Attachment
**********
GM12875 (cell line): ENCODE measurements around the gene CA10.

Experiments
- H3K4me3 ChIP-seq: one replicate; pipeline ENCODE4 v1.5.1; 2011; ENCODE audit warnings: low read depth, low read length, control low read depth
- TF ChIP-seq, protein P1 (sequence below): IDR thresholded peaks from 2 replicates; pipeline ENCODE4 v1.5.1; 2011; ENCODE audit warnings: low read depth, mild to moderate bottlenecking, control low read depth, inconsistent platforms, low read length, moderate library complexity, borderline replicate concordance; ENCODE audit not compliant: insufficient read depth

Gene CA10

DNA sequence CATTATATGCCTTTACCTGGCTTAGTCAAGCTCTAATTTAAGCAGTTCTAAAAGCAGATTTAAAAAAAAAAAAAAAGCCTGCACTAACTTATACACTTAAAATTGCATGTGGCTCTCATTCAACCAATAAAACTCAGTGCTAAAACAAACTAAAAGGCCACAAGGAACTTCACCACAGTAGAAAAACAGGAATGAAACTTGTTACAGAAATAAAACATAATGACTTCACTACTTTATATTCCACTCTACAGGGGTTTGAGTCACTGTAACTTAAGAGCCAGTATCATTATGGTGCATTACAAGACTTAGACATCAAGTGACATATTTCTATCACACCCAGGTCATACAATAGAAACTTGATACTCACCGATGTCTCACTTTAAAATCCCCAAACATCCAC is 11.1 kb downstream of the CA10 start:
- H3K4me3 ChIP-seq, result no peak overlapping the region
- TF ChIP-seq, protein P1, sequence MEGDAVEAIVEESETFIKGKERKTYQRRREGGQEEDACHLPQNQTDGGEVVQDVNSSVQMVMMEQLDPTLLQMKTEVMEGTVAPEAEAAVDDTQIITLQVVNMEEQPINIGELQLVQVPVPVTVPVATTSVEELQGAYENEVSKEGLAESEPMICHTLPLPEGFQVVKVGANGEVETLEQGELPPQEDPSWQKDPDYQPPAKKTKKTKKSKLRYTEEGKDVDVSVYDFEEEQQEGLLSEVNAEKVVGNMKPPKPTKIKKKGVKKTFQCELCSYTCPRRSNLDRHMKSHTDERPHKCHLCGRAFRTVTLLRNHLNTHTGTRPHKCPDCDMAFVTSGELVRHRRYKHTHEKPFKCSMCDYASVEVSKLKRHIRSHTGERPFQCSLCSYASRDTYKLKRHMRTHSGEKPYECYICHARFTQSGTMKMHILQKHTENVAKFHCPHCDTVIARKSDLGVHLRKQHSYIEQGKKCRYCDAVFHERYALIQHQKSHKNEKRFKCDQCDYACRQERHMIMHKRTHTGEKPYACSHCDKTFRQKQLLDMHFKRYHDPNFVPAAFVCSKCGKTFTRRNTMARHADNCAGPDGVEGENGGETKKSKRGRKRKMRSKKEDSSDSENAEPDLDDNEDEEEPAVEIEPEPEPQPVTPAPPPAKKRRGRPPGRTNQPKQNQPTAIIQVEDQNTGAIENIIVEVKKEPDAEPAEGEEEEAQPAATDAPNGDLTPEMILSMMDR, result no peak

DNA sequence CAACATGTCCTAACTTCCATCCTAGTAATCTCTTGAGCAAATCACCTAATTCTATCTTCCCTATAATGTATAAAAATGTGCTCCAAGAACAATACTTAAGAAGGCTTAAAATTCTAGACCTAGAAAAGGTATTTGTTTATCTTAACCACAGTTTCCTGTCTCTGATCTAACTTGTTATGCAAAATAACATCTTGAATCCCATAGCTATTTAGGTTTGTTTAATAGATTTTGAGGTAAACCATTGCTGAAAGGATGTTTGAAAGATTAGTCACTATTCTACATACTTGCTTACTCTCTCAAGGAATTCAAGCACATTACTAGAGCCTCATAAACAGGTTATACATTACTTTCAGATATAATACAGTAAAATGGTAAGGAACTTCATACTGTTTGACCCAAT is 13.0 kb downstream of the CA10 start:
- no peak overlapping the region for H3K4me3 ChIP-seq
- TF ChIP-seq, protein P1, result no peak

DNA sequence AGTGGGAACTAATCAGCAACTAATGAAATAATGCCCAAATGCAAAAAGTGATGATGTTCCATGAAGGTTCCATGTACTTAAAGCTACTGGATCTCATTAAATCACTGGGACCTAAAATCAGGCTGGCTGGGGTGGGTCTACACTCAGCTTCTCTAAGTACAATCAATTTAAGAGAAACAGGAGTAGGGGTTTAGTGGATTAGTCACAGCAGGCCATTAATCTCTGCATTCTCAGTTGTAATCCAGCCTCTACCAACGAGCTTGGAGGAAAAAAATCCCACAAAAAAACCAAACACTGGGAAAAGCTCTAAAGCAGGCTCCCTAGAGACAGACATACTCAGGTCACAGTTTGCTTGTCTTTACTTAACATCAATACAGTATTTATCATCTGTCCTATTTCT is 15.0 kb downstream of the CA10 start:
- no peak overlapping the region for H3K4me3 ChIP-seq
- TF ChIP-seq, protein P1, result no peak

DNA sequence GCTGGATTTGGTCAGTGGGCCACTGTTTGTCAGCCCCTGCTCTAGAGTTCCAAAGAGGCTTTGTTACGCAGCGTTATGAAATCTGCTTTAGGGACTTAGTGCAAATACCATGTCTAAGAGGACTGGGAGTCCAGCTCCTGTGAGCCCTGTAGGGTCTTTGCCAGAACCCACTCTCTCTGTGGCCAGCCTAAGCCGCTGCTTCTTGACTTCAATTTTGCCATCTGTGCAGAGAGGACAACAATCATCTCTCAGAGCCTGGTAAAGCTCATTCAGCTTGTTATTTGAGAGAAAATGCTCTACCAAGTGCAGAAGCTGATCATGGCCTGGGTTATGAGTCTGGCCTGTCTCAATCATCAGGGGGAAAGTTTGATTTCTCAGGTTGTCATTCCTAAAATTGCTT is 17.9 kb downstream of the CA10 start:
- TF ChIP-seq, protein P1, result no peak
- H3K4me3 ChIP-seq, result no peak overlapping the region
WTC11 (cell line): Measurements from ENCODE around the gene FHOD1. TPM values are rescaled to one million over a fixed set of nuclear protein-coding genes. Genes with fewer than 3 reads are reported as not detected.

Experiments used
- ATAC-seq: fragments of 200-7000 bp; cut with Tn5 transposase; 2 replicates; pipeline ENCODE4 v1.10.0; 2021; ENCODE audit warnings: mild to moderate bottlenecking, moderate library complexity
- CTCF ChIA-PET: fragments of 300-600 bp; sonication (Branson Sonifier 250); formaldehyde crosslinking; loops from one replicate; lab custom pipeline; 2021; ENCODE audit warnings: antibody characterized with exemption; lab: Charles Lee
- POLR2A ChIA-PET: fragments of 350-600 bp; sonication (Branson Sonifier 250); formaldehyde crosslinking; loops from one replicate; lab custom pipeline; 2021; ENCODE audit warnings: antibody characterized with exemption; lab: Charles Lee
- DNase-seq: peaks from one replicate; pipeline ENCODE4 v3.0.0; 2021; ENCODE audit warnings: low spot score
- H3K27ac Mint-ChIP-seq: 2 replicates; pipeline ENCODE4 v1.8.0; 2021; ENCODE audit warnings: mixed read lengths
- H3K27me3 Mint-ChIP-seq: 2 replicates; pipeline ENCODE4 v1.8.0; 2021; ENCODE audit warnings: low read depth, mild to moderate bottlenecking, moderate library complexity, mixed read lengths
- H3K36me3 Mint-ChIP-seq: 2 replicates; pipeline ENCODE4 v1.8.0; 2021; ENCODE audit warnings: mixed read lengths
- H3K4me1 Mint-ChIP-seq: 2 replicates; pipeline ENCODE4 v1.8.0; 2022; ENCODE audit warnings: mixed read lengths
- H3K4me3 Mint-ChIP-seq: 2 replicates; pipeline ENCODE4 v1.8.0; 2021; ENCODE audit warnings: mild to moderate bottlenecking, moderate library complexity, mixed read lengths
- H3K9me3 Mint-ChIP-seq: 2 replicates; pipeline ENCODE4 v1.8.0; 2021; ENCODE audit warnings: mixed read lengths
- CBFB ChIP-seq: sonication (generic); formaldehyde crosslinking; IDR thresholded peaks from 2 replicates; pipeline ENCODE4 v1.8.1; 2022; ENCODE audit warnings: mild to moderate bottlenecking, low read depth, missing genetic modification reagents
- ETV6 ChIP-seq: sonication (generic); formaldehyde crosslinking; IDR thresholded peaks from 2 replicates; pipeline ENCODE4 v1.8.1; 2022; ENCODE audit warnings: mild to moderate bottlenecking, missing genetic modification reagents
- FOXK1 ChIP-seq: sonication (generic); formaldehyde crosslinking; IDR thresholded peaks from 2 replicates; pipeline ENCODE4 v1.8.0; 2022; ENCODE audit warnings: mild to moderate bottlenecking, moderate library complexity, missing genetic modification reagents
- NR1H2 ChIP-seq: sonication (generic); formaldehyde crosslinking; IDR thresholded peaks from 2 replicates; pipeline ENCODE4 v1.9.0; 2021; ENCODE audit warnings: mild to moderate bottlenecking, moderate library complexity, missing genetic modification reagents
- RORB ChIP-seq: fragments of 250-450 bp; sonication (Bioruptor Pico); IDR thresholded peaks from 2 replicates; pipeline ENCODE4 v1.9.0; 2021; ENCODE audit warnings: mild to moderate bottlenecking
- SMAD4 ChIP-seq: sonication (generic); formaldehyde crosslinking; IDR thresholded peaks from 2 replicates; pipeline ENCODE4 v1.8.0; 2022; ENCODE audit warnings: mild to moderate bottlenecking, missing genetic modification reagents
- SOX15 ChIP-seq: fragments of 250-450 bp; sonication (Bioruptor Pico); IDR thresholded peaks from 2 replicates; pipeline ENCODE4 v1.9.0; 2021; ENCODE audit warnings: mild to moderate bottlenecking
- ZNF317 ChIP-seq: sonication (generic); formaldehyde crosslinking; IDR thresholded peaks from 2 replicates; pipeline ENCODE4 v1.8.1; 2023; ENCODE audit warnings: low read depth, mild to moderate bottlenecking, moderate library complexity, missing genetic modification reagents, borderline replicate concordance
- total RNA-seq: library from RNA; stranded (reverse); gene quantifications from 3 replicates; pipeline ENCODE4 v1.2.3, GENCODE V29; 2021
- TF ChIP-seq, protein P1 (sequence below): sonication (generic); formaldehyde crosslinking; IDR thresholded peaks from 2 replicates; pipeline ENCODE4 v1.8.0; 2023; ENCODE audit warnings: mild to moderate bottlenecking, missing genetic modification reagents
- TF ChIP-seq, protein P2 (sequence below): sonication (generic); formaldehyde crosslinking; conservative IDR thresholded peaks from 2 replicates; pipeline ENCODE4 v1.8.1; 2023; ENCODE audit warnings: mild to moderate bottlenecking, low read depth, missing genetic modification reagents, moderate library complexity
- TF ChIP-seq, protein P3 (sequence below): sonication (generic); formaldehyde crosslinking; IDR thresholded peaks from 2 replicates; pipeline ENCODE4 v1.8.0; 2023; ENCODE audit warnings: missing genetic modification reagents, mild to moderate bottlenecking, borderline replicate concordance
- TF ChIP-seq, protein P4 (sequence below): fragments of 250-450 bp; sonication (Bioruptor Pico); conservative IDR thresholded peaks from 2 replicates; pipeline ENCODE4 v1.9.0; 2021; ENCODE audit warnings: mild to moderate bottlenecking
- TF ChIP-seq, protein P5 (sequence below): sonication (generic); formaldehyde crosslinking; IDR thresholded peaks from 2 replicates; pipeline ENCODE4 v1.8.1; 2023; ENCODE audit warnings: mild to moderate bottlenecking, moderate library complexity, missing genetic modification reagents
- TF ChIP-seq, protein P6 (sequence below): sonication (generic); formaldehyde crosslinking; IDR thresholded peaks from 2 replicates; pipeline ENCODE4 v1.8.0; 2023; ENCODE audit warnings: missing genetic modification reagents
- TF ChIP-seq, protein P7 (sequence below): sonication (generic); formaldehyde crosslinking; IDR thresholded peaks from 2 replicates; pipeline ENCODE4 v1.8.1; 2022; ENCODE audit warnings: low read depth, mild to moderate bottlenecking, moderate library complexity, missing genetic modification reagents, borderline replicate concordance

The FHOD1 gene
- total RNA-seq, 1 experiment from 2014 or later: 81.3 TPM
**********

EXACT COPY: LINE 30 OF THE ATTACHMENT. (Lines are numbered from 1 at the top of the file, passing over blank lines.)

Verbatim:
- CBFB ChIP-seq: sonication (generic); formaldehyde crosslinking; IDR thresholded peaks from 2 replicates; pipeline ENCODE4 v1.8.1; 2022; ENCODE audit warnings: mild to moderate bottlenecking, low read depth, missing genetic modification reagents